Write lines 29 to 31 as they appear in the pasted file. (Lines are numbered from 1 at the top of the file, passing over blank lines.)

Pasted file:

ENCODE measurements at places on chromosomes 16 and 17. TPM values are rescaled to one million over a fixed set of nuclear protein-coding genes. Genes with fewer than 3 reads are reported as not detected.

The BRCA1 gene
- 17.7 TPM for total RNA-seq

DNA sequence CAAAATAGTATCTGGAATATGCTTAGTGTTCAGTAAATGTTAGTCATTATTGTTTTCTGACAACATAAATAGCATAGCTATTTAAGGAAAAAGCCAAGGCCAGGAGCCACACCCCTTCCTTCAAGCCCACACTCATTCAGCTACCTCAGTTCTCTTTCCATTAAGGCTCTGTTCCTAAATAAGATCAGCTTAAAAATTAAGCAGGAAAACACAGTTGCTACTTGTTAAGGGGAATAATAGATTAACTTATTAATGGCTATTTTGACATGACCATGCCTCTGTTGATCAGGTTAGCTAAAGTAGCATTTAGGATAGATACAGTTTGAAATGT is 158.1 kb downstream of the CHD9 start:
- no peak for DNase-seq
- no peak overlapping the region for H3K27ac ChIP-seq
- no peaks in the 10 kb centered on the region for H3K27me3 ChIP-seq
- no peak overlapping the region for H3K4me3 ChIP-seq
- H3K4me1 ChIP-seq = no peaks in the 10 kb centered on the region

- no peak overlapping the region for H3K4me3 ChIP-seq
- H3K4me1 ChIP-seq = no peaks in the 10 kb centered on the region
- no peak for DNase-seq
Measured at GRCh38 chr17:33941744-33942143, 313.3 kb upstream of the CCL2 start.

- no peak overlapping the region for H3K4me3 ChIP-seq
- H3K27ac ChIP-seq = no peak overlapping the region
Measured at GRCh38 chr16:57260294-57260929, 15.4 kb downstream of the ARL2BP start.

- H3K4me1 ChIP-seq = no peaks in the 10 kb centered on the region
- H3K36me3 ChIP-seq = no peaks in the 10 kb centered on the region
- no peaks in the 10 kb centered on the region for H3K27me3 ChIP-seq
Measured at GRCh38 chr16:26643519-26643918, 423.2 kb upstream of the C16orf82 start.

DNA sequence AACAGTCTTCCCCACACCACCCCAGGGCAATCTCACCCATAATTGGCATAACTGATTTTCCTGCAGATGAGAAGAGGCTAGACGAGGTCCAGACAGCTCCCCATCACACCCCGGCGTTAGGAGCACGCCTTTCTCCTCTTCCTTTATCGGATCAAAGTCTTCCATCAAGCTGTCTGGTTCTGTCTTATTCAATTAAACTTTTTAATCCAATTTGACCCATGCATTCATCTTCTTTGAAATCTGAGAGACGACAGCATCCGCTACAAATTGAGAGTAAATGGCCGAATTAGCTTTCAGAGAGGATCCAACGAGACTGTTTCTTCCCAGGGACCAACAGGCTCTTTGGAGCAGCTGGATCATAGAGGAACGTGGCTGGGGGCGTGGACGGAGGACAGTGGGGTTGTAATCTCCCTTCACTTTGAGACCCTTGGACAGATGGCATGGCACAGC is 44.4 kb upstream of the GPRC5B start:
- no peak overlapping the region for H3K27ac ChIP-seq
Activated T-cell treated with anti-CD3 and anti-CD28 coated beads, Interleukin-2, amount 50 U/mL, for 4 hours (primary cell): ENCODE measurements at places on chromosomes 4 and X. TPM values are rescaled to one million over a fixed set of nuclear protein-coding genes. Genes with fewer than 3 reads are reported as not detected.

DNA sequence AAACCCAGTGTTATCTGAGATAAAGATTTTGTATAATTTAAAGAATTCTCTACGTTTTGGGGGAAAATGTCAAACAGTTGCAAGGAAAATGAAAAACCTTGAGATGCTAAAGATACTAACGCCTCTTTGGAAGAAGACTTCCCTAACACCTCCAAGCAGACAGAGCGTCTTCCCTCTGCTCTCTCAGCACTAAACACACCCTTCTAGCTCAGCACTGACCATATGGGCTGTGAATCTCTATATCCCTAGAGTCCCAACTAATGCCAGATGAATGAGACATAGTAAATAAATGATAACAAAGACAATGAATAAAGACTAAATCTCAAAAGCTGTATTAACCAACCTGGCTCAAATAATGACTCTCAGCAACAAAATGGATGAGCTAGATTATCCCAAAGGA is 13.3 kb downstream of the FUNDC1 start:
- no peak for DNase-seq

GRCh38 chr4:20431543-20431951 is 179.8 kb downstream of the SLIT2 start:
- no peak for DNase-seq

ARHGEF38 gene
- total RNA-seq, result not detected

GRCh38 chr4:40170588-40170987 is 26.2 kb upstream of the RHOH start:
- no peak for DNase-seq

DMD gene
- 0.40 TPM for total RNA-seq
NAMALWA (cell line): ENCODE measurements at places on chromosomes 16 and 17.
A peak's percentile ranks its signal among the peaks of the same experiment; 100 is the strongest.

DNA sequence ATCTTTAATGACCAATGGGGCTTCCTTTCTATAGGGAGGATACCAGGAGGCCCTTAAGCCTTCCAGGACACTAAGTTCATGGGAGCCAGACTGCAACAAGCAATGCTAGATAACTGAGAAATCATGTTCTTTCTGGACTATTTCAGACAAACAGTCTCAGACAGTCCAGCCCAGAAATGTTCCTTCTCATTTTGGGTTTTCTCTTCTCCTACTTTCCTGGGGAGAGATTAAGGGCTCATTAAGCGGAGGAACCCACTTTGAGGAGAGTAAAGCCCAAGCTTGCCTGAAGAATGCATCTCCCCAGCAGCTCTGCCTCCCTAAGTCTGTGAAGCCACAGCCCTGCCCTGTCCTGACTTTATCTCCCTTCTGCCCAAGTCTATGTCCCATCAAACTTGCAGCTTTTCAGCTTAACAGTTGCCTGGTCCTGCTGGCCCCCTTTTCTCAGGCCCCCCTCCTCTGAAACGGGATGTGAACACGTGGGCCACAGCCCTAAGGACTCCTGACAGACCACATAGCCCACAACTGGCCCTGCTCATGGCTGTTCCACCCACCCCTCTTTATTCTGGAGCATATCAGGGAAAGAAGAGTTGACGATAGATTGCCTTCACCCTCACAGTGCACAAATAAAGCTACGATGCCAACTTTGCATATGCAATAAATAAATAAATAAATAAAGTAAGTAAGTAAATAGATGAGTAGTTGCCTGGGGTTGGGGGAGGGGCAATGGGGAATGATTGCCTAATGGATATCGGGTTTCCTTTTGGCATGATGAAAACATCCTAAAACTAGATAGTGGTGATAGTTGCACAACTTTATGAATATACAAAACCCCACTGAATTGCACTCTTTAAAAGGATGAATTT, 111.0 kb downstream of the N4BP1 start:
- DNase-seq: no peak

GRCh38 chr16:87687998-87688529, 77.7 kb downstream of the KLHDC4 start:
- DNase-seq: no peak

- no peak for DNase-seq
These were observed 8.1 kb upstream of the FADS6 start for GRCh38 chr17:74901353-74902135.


- total RNA-seq, result not detected

GRCh38 chr4:40170588-40170987 is 26.2 kb upstream of the RHOH start:
- no peak for DNase-seq